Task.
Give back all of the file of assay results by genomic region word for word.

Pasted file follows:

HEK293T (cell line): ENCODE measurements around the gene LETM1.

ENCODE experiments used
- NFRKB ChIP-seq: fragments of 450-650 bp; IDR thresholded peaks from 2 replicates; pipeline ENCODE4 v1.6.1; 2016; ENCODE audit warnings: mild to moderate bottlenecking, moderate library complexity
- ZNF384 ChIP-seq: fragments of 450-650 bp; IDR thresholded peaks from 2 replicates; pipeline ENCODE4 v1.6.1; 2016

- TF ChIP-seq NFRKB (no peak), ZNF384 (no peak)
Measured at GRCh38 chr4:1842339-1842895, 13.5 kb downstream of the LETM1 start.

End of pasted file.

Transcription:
HEK293T (cell line): ENCODE measurements around the gene LETM1.

ENCODE experiments used
- NFRKB ChIP-seq: fragments of 450-650 bp; IDR thresholded peaks from 2 replicates; pipeline ENCODE4 v1.6.1; 2016; ENCODE audit warnings: mild to moderate bottlenecking, moderate library complexity
- ZNF384 ChIP-seq: fragments of 450-650 bp; IDR thresholded peaks from 2 replicates; pipeline ENCODE4 v1.6.1; 2016

- TF ChIP-seq NFRKB (no peak), ZNF384 (no peak)
Measured at GRCh38 chr4:1842339-1842895, 13.5 kb downstream of the LETM1 start.